Sheriff Bill Gore Discusses Connections Between San Diego-based Saudi Arabian Terrorists and 9/11

Gore, former head of FBI’s San Diego division, said there are still unanswered questions

"I wouldn’t be surprised if there were still people in the FBI and around the country working the investigation of the 9/11 attacks,” San Diego County Sheriff Bill Gore told NBC 7 Investigates. 

When asked to elaborate, he said, he believes there are still questions to answer. "Knowing how the FBI works and how investigations continue on until you have left no stone unturned.” 

Gore was the head of the San Diego division of the FBI at the time of the terrorists attacks in 2001. 

One element of the investigation that has gained attention recently is a classified 28-page section of the joint inquiry report issued in December 2002 by the House and Senate intelligence committees.

Gore said he hasn’t read the classified pages but has firsthand knowledge of many of the details surrounding the events of that day.

"I don’t think there is any mystery to the fact that a lot of funding came from very wealthy Saudi's,” Gore said. “But, to say that 9/11 was directed by the Saudi Government, I think it's kind of stretch."

Gore ran the FBI office in San Diego for six years. 

"We were never told by FBI headquarters, the White House, the State Department or the CIA to stop investigating something or that we were getting too close to a particular target," Gore said. 

Even, when it came to the Saudi government.

"I was never directed to do anything different,” Gore said. “To pull back on any leads; stop any investigations that pertained to Saudi Arabia." 

He said the local office did a professional and thorough job, chasing 8,000 leads in the three months after the 9/11 attacks. Still, he said, there are some unanswered questions. 

Gore said he believes there are Saudi elements with San Diego connections that remain unclear. Including, who in San Diego helped two of the hijackers Nawar al-Hazmi and Khalid al-Midhar. 

Both men were from Saudi Arabia and were responsible for flying one of the passenger airplanes into the Pentagon on 9/11. 

"There was a lot of people locally who befriended them,” Gore said. “They came here (San Diego) as college students. They didn’t speak English. They wanted to take flight lessons as we all know, so, there was a lot of people who took them in as foreigners, as part of the Saudi community (in San Diego.)"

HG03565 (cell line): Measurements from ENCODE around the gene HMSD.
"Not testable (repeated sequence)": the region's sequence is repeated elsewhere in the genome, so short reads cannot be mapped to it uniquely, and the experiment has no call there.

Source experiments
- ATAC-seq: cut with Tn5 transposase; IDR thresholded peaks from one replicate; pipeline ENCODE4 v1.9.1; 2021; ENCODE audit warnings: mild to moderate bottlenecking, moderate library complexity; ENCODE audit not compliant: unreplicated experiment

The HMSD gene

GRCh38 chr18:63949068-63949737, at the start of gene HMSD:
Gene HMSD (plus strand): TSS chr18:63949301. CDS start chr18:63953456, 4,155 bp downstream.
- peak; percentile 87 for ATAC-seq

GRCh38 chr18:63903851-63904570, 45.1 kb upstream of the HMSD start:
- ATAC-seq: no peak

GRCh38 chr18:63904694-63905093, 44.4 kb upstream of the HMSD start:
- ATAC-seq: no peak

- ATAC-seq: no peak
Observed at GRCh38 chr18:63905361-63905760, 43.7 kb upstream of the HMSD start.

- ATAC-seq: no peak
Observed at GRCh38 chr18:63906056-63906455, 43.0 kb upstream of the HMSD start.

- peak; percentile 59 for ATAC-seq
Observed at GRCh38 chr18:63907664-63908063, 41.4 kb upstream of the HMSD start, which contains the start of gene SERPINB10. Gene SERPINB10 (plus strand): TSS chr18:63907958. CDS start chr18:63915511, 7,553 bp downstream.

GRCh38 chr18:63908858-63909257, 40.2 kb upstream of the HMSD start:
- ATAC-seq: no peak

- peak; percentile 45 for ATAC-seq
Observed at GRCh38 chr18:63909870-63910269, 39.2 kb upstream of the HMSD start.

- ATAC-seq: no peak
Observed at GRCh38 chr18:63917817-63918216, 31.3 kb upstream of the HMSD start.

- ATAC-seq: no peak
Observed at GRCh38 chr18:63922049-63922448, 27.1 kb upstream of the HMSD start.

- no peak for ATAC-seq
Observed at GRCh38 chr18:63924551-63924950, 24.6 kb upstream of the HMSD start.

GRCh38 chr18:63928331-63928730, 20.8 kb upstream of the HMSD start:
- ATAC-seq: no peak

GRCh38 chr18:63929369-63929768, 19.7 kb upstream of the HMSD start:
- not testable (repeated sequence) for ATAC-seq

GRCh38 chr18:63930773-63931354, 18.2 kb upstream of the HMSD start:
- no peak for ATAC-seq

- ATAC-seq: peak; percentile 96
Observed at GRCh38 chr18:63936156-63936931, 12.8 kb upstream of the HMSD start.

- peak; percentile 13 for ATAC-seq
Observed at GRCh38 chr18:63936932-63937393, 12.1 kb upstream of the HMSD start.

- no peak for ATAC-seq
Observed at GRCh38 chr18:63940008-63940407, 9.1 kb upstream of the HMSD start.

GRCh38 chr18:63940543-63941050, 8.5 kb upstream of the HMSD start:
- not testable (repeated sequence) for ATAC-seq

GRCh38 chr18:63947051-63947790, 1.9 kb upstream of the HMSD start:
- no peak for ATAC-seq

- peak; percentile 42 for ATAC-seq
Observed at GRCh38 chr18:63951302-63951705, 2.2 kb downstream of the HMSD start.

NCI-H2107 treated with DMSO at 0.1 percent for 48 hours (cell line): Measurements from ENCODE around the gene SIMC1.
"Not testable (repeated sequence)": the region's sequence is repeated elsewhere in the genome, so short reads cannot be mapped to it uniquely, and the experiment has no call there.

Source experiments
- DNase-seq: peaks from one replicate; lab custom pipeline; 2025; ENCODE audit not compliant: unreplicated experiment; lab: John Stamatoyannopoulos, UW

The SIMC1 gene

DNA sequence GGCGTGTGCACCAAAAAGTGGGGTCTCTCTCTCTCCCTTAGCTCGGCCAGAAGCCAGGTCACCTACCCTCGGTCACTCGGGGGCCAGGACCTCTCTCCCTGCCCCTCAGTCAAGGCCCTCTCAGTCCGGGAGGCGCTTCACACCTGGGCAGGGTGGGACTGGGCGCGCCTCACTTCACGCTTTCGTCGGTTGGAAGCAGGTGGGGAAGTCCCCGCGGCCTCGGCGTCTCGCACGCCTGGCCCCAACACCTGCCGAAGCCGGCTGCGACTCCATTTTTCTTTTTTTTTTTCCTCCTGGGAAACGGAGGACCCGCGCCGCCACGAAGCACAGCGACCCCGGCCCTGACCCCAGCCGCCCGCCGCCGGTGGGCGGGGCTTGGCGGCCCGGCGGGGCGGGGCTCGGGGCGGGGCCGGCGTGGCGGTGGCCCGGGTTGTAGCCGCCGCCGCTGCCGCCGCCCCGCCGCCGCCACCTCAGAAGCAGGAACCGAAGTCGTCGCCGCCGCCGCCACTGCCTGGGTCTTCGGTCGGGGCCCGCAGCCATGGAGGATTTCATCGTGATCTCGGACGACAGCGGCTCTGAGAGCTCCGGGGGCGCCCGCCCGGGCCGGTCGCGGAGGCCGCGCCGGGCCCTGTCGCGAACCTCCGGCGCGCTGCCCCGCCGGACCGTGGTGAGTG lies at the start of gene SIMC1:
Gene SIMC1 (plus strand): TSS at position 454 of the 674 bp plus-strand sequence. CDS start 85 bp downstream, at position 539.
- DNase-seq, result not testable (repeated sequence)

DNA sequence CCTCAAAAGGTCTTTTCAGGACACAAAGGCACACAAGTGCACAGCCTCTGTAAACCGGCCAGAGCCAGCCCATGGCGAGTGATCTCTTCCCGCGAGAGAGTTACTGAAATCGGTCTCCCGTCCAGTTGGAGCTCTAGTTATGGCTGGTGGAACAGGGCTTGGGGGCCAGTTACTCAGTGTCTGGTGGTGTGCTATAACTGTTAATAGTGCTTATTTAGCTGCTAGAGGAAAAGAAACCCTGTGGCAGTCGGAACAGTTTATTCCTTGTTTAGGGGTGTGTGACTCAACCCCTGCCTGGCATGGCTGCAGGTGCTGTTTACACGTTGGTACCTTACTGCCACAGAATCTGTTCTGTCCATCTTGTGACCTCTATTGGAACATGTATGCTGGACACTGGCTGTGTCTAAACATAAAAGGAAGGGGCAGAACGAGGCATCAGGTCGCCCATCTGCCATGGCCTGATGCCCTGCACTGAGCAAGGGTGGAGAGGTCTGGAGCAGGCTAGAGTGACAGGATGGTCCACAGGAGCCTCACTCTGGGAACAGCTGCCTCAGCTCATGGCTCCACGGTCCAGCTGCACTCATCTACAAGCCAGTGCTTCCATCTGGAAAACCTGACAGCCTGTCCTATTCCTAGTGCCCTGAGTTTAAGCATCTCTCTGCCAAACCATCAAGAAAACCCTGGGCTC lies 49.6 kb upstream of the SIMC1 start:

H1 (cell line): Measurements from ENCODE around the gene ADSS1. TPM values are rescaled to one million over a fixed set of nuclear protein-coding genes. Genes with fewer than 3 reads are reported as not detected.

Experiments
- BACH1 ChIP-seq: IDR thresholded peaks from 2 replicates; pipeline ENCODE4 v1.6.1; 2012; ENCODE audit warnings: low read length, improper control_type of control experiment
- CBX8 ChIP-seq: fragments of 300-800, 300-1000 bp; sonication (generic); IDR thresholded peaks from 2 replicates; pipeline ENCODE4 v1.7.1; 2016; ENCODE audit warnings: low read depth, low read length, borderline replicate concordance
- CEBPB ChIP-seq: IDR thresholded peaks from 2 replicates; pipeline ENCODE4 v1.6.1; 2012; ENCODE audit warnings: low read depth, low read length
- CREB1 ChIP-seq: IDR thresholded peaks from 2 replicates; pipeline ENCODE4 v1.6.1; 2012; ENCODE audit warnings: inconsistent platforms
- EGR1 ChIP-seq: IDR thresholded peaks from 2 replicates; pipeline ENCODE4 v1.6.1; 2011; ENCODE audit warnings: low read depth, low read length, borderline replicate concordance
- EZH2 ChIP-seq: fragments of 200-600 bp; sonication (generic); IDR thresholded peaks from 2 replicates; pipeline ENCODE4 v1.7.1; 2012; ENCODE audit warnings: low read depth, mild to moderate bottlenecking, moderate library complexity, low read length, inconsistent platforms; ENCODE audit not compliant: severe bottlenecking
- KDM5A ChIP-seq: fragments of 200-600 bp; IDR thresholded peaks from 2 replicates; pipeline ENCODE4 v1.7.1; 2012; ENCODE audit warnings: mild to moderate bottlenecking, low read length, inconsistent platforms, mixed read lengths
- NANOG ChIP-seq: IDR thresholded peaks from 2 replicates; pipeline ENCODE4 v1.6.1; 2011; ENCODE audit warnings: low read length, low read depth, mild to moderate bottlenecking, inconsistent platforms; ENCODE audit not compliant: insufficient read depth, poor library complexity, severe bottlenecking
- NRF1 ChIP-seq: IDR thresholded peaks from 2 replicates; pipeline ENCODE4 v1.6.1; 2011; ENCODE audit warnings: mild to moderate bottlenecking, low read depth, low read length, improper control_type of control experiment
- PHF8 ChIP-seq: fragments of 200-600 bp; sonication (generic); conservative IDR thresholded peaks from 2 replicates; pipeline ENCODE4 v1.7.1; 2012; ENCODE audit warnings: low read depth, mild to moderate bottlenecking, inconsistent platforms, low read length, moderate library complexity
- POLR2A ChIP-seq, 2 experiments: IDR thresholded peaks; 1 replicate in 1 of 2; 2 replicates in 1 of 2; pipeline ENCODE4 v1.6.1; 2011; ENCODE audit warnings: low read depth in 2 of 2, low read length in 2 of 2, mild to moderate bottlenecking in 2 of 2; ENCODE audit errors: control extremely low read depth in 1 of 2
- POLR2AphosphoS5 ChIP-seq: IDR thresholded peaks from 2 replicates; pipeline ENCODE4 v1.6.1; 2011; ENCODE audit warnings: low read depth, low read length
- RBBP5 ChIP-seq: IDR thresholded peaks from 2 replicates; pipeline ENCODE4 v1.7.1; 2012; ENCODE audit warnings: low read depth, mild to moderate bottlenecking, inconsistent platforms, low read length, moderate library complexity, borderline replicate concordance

One of those people is Omar al Bayoumi, a mid-level employee of a Saudi airline. 

Gore said al-Bayoumi helped the hijackers settle in San Diego in January 2000. He said there was speculation about whether al-Bayoumi worked for the Saudi government. 

According to Gore, al-Bayoumi helped hijackers al-Hazmi and al-Midhar by facilitating the deposit on their San Diego apartment but did not pay their rent.

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(AP Photo/FBI, HO)
Suspected hijackers on American Airlines Flight 77. Top row, from left are, Khalid Almihdhar, Majed Moqed and Nawaf Alhazmi, Bottom row, from left are, Salem Alhazmi and Hani Hanjour. Some of the names of the 19 suspected hijackers have slightly different spellings and others have additional names added, compared to the list released by the FBI on Sept. 14, 2001. FBI Director Robert Mueller said the FBI is confident that the names and photos were the identities the hijackers had before entering the United States. (AP Photo/FBI, HO)

He had a very high profile in the community, frequently throwing parties, Gore said, "almost like a social chairman. A very suspicious character, suspicious to a lot of people." 

Gore said the San Diego FBI office flew agents to London after al-Bayoumi was found there. He was interviewed by the agents and New Scotland Yard investigators but they couldn’t find anything to charge him with. 

According to several published reports, he is now living somewhere in Saudi Arabia. 

While talking to NBC 7 Investigates the sheriff made it very clear: the entire Saudi community in San Diego was not to blame. 

"I don't want to paint a broad brush of the Saudi community in San Diego," he said. 

Gore said he believes there still remains work to be done, continuing the job the local FBI office began 15 years ago this coming September.

There still may be those "we need to arrest, charge and bring to justice," he said.

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